A crash course in recent experimental cinema, San Francisco Cinematheque’s annual CROSSROADS festival is equal parts scouting mission and showcase. Curator Steve Polta packs the May 19-21 weekend with 59 films and videos, many of them by newcomers. After several years at the Victoria Theater, this eighth iteration of CROSSROADS is set for SFMOMA’s freshly retrofitted, and oddly encaged, cinema space. The move should result in a more pristine viewing experience, certainly, but one also hopes it signals a more thoroughgoing commitment from the museum to integrate non-narrative cinema into its regular programming.
Out of the nearly five dozen films, here are five to look out for.
CROSSROADS starts out deep in the groove thanks to Cauleen Smith’s afrofuturist-tinged H-E-L-L-O. The camera traces a slow arc across the New Orleans skyline, drawing past a trombonist and sousaphonist’s bubbly interpretation of Close Encounters of the Third Kind’s (1977) musical greeting. Cut to a cellist bowing the same theme in front of a fenced-off Booker T. Washington Auditorium, a contrabassoonist sending ripples over the river, and so on, such that Smith’s montage draws a map at the same time that it assembles a band. Where Spielberg’s original scans the skies, H-E-L-L-O’s bass-heavy instruments go down to the roots.
Closer to home, but no less far out, Zachary Epcar’s Return to Forms is a city symphony fit for a place where a sleek skyscraper called the Millennium sinks into the ground. Subjecting our visual (and virtual) lexicon of luxury to a series of sculptural and kinetic interventions, the film evokes a crazed anthropologist’s observations of a bizarre cargo cult -- our own. The climactic vision of an uprooted plant bayoneting an iPad is typical of Epcar’s exuberant play with meaning: the commodity pulverized, reconstituted as a new order of objet d’art, and finally relinquished to the rude flow of cinema.
Return to Forms may be perplexing -- pointedly so -- but its rhythms and sharp turns are anything but uninviting. The same goes for Sky Hopinka’s richly embroidered elegy, I’ll Remember You as You Were, not as What You’ll Become. The video jets off on the heavily treated image of a powwow dance -- the still discernible figures appearing as vertical bands of colors -- set to cascading waves of sacred harp singing. An eclectic collage of icons and texts accompany the floating image of Native poet Diane Burns until this crummy performance video radiates the concentrated energy of a pendant. Hopinka’s fluid style treats cinema as a tool to traverse unbridgeable distances -- not so much to resurrect the past as to permit it to change forms.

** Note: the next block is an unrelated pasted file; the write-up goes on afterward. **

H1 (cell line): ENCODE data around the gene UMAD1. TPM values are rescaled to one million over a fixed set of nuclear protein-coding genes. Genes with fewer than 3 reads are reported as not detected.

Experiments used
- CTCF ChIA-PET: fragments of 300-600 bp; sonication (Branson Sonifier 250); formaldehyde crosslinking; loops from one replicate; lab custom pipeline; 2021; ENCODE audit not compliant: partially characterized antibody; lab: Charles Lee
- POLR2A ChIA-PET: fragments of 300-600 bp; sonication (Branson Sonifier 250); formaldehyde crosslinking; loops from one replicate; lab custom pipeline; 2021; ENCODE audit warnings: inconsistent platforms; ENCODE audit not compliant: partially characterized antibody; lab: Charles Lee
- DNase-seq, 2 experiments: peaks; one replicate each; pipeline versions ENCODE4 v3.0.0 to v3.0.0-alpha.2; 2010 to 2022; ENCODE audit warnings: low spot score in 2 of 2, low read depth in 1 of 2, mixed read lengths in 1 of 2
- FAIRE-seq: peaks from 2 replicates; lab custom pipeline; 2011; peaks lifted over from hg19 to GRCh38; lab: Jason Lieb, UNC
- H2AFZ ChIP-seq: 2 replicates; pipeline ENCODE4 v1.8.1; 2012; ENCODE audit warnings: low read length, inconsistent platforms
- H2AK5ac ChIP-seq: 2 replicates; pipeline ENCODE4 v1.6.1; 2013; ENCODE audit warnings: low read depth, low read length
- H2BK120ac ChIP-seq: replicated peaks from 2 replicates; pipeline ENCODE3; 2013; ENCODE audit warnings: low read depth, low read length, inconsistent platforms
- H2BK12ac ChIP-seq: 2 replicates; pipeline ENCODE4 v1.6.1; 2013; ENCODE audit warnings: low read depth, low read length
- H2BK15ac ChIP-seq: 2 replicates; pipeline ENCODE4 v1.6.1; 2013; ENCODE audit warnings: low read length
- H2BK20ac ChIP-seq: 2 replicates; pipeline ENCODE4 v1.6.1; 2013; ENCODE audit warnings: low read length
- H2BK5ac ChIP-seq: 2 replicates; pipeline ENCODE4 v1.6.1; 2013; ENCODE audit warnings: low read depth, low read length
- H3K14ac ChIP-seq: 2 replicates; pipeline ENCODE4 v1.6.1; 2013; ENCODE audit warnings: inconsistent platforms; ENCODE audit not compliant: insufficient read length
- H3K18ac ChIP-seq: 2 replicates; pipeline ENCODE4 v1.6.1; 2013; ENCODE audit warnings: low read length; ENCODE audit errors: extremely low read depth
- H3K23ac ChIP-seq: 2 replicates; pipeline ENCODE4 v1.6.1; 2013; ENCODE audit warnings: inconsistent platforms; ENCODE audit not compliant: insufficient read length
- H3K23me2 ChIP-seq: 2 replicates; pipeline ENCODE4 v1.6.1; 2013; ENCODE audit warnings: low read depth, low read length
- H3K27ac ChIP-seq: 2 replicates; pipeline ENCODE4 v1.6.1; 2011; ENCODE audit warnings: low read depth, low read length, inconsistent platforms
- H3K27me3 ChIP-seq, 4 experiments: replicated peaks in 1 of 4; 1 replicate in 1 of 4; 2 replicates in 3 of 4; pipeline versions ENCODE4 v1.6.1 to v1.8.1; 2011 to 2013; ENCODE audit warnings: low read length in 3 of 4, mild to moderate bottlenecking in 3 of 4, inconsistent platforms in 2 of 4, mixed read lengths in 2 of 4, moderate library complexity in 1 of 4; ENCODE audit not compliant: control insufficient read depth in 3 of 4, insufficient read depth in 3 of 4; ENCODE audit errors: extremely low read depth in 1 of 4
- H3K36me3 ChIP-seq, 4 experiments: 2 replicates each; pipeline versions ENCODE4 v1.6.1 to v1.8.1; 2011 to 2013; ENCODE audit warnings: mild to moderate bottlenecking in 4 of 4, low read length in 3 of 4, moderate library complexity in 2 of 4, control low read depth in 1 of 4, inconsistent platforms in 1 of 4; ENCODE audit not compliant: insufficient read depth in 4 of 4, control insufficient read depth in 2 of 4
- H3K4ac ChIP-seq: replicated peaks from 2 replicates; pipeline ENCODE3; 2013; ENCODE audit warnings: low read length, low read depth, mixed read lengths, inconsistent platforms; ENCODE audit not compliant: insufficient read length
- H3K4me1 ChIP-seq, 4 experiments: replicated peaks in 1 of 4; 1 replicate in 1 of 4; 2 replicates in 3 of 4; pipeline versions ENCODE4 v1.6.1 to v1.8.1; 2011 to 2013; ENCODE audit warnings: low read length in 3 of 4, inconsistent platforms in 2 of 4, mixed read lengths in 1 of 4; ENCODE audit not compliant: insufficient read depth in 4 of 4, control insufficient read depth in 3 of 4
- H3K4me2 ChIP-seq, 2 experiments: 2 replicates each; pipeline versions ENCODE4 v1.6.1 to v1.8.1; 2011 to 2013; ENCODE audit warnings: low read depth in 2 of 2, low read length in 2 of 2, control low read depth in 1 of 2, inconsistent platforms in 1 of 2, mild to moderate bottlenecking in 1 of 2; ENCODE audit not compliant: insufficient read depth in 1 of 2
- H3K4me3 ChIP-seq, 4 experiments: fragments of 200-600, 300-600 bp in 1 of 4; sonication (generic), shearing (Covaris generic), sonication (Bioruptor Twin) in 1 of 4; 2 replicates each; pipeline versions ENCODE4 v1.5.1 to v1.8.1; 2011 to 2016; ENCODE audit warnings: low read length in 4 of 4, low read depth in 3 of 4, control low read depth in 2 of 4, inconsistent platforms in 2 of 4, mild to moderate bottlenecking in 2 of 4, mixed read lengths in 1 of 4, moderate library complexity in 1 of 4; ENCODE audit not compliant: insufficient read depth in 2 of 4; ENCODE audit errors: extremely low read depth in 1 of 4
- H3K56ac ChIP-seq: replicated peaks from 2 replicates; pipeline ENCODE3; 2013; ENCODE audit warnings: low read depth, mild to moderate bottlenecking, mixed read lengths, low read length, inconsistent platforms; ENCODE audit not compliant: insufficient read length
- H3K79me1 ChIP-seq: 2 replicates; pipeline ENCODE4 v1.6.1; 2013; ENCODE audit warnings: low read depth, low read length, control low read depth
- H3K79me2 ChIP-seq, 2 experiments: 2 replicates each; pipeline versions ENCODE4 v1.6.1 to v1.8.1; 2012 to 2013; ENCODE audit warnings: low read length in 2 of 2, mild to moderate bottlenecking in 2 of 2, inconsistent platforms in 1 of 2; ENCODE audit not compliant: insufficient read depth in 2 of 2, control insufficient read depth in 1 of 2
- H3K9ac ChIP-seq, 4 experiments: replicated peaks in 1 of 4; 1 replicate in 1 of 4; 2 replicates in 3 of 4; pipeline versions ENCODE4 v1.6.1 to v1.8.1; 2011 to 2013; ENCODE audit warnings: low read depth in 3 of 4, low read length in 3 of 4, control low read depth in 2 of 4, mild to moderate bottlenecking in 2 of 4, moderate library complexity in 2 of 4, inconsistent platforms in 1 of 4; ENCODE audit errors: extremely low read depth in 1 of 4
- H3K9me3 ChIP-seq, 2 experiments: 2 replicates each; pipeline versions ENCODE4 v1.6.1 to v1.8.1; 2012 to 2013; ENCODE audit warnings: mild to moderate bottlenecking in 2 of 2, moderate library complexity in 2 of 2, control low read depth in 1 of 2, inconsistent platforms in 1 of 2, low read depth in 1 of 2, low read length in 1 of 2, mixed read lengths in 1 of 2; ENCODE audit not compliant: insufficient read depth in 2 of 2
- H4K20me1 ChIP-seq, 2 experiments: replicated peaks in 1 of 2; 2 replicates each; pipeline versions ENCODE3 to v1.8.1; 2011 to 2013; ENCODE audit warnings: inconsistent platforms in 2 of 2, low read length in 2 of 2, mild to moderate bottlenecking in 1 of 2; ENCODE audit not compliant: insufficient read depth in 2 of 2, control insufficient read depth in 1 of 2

The only feature at CROSSROADS is Travis Wilkerson’s Did You Wonder Who Fired the Gun?, and it’s a scorcher. Wilkerson is a reliable purveyor of radical critique and combustible montage, but Did You Wonder Who Fired the Gun?’s first-hand account of the country’s racist bequest is still a revelation. Propelled by street demonstrations following the killing of Trayvon Martin, Wilkerson investigates a long whispered-about family story that his great-grandfather murdered an unarmed black man without consequence.
Returning to the scene of the crime, the filmmaker aims not so much to unearth the past as to confront its persistence (one thinks of James Baldwin: “It is not permissible that the authors of devastation should also be innocent. It is the innocence which constitutes the crime”). In place of the mainstream documentary’s assured appeals to the audience’s enlightened sympathies, Did You Wonder Who Fired the Gun? deals in the raw stuff of anger and shame. Its goal is not resolution but reckoning, and that makes all the difference.
Wilkerson’s relentless, at times even masochistic, polemical drive is doubly provocative in the CROSSROADS context for bringing critical attention to several avant-garde commonplaces: the eyedropper application of Wikipedia-flavored bits of radical history (Emmanuel Piton’s Sleeping Waters), for instance, or the association of celluloid with a kind of prelapsarian innocence [Karly Stark’s 2076 (Elegy)].
Equally striking, though, is the way some of the festival’s postcard-sized films similarly manage to implicate the audience’s ethical imagination. Christopher Harris’s Distant Shores, to take one, models a necessary imaginative leap simply by juxtaposing footage of a Chicago River cruise with testimony of a migrant’s harrowing voyage at sea. A three-minute film edited in camera, it nevertheless offers several ways of thinking about displacement.
Similarly compacted pieces like Ephraim Asili’s Kindah, Pere Ginard’s This Bogeyman, and Mary Helena Clark’s Palms may not stand on their own -- but may yet stay in mind after this CROSSROADS recedes.
San Francisco Cinematheque's CROSSROADS screens at the San Francisco Museum of Modern Art May 19-21, 2017. For tickets and more information, click here.